If every human got their recommended 8 hours of sleep a day, over the course of a lifetime, they will sleep over 230,000 hours, or in other words, 1/3 of their lives. Since 1/3 is a significant chunk, it is important to take the art of sleep seriously. Did you know that lack of sleep can actually raise the sensation of hunger by 25%? That you can actually shorten your lifespan by sleeping under or over 7-8 hours daily? Believe it or not, humans are more likely to die from sleep deprivation than from starving. It takes 2 weeks to starve while it only takes 10 days of no sleep to kick the bucket. With that being said, developing healthy sleeping habits plays a big role in your overall wellness and outlook on life. Additionally, sleep medications have been shown to help those with chronic sleep issues and sleep disorders.
The three main sleeping positions include sleeping on your side, back, or stomach. According to doctors, sleeping on your side ensures the most comfortable rest and less of a likelihood of interrupted sleep. Though there are several variations of side-sleeping, the most comfortable position involves bending your knees slightly upwards towards your chest. If you have a troublesome back, you might consider placing a pillow between your legs, which works to alleviate pressure on the hips and lower back area.
Sleeping on your back might actually contribute to lower back pain and as well as episodes of apnea (shallow or stunted breathing while sleeping) which interferes with normal sleep and restfulness. If you prefer to sleep on your back, it is advisable to try placing a soft pillow or rolled up towel under your knees to facilitate the natural curve of the spine.
Out of the three main sleep styles, sleeping on your stomach is the least healthy because it places a strain on your lower back and increases the likelihood of neck pain. Stomach sleepers are advised to not use a pillow, and some are advised to never sleep on their stomachs at all. A helpful tip for stomach sleepers is to place a pillow under the hips to take stress off of your lower back and neck.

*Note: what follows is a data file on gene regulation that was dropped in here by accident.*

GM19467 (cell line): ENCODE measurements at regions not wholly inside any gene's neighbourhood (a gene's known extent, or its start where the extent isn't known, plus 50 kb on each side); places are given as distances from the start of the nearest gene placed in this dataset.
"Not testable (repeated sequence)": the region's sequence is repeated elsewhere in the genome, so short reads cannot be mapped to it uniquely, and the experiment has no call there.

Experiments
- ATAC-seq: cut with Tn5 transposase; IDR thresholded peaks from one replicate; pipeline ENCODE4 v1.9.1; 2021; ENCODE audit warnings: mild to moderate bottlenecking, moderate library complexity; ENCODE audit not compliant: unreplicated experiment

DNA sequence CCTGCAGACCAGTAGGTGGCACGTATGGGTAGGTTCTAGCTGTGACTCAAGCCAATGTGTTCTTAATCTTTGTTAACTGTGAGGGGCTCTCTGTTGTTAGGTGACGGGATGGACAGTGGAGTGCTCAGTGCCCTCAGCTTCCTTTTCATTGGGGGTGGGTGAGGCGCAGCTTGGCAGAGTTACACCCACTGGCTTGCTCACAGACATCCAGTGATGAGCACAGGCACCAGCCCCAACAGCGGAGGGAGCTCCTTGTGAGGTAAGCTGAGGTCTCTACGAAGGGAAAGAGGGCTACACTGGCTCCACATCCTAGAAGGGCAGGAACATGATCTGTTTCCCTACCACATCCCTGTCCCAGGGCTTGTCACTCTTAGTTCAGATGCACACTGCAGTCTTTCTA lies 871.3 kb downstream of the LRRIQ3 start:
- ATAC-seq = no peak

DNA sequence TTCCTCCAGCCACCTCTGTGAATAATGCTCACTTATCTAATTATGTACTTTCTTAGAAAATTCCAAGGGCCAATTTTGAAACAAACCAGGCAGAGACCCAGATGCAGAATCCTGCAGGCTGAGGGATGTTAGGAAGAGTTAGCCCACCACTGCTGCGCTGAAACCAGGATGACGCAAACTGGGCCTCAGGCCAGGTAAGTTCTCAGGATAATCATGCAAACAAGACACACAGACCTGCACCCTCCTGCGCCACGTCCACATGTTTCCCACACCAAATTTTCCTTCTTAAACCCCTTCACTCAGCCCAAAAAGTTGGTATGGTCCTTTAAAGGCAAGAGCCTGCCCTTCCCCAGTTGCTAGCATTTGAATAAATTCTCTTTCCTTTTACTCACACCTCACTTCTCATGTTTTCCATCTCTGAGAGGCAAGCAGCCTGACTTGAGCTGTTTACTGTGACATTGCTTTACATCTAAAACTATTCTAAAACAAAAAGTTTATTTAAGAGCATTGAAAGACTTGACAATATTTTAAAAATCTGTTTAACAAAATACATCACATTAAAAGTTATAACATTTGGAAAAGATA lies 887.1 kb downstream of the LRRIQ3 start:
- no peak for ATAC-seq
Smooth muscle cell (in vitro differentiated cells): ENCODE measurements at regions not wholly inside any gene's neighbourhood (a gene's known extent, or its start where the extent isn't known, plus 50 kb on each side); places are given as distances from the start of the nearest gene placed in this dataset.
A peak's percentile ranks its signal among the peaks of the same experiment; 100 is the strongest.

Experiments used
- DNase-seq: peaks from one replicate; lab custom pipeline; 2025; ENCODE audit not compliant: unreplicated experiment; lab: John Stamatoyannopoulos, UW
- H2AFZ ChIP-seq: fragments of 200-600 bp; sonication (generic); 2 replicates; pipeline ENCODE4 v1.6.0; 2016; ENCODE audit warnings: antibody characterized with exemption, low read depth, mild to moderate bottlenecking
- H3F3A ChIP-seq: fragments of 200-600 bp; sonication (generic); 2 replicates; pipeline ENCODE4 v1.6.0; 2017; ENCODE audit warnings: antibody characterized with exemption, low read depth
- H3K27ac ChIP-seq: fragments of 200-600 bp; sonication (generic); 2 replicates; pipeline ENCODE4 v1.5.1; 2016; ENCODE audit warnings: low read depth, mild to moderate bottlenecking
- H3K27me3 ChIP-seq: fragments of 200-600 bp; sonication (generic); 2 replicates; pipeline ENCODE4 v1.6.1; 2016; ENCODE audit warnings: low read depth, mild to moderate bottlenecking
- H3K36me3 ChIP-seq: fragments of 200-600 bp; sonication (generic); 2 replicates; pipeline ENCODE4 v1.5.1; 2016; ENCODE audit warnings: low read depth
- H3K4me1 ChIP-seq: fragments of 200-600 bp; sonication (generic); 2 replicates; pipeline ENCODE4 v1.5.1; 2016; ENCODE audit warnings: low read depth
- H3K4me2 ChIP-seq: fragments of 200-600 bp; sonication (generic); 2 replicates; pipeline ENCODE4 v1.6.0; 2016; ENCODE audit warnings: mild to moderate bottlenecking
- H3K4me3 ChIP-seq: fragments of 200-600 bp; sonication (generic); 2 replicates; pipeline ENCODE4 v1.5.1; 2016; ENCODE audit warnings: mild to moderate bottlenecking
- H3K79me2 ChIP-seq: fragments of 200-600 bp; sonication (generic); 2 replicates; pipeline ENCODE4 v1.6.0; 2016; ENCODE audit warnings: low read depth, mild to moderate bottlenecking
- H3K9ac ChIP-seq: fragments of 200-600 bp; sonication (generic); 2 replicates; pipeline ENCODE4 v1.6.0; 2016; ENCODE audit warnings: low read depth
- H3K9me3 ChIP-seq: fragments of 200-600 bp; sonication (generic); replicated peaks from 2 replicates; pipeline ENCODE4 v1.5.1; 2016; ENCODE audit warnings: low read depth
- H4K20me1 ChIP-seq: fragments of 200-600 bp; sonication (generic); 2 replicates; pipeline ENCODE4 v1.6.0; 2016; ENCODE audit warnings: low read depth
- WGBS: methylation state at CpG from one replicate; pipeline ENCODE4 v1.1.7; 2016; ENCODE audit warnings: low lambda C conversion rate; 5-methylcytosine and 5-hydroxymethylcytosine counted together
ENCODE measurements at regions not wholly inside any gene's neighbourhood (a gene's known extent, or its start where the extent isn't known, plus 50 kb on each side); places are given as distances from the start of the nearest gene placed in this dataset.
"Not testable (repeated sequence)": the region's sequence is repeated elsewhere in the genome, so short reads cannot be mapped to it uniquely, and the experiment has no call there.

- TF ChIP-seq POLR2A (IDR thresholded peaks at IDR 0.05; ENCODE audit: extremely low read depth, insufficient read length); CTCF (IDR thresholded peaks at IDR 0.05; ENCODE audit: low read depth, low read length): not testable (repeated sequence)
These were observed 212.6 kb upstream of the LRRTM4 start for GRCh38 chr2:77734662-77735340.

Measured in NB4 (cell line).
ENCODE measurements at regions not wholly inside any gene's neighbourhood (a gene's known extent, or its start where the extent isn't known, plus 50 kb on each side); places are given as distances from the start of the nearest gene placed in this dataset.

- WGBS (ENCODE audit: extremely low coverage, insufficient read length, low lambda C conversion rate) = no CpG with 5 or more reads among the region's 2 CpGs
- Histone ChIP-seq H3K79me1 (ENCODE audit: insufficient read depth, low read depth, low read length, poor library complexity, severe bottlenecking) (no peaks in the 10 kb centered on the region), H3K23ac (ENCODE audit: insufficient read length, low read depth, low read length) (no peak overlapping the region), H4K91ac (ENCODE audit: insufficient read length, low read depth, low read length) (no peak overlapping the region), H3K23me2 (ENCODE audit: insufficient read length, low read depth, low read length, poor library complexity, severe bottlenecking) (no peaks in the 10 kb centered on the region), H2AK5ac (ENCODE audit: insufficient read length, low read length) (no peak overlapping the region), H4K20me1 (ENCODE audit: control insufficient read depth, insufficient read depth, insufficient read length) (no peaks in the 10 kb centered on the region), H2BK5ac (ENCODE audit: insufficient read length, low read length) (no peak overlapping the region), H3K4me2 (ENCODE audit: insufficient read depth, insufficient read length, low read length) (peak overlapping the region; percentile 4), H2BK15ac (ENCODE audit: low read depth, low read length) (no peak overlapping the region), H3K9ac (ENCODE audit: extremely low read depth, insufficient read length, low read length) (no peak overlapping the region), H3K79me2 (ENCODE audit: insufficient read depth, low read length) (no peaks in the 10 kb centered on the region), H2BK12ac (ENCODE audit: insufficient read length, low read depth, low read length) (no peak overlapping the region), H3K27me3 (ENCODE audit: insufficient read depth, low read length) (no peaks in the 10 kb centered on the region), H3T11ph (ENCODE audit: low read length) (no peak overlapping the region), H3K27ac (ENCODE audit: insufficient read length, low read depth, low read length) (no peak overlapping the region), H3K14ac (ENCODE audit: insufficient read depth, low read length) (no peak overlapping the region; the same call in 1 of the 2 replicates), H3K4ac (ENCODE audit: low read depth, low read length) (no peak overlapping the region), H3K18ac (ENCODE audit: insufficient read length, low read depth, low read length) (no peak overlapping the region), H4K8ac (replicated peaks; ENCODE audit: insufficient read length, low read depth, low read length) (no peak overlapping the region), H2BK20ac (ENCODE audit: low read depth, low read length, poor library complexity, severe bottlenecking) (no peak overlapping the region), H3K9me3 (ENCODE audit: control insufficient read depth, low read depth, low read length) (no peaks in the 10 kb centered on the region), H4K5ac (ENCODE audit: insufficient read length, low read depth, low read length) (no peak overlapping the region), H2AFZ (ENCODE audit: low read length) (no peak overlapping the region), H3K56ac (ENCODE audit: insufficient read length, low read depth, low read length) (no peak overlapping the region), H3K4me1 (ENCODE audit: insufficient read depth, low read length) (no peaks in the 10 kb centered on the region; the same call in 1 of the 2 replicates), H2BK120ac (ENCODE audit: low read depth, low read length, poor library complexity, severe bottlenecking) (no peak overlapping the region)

Research says that if you make an effort to stop using all technology 30 min before bed, you’re better off. As it turns out, the light from screens like cell phones and computers blocks melatonin that helps you fall asleep. Also, do your best to discontinue all forms of caffeine after 3:00pm. We have a tendency to “binge” on sleep when given the opportunity, but oversleeping can affect health just the same as under sleeping. Do your best to sleep only one hour longer during the weekend (or your day off) than you would on a normal day.
For those that have chronic problems with falling or staying asleep, a serious sleep disorder could be the issue. Sleep disorders such as insomnia and others can impact the quality of sleep and could impact your health. Consider contacting your doctor about your issues with sleep. Your doctor may prescribe a sleep medication that could help you manage your sleep disorder.
So remember, quality and quantity when it comes to sleep. Think about how you position yourself, invest in a decent mattress and pillow, always get the recommended amount of sleep for your day and reach out to your doctor if you are having persistent issues with your sleep. It’ll pay off when you’re living longer and enjoying your days much more fully after a goodnight’s sleep. Visit our Sleep Conditions page for more information and to print or download a free discount for popular sleep medications.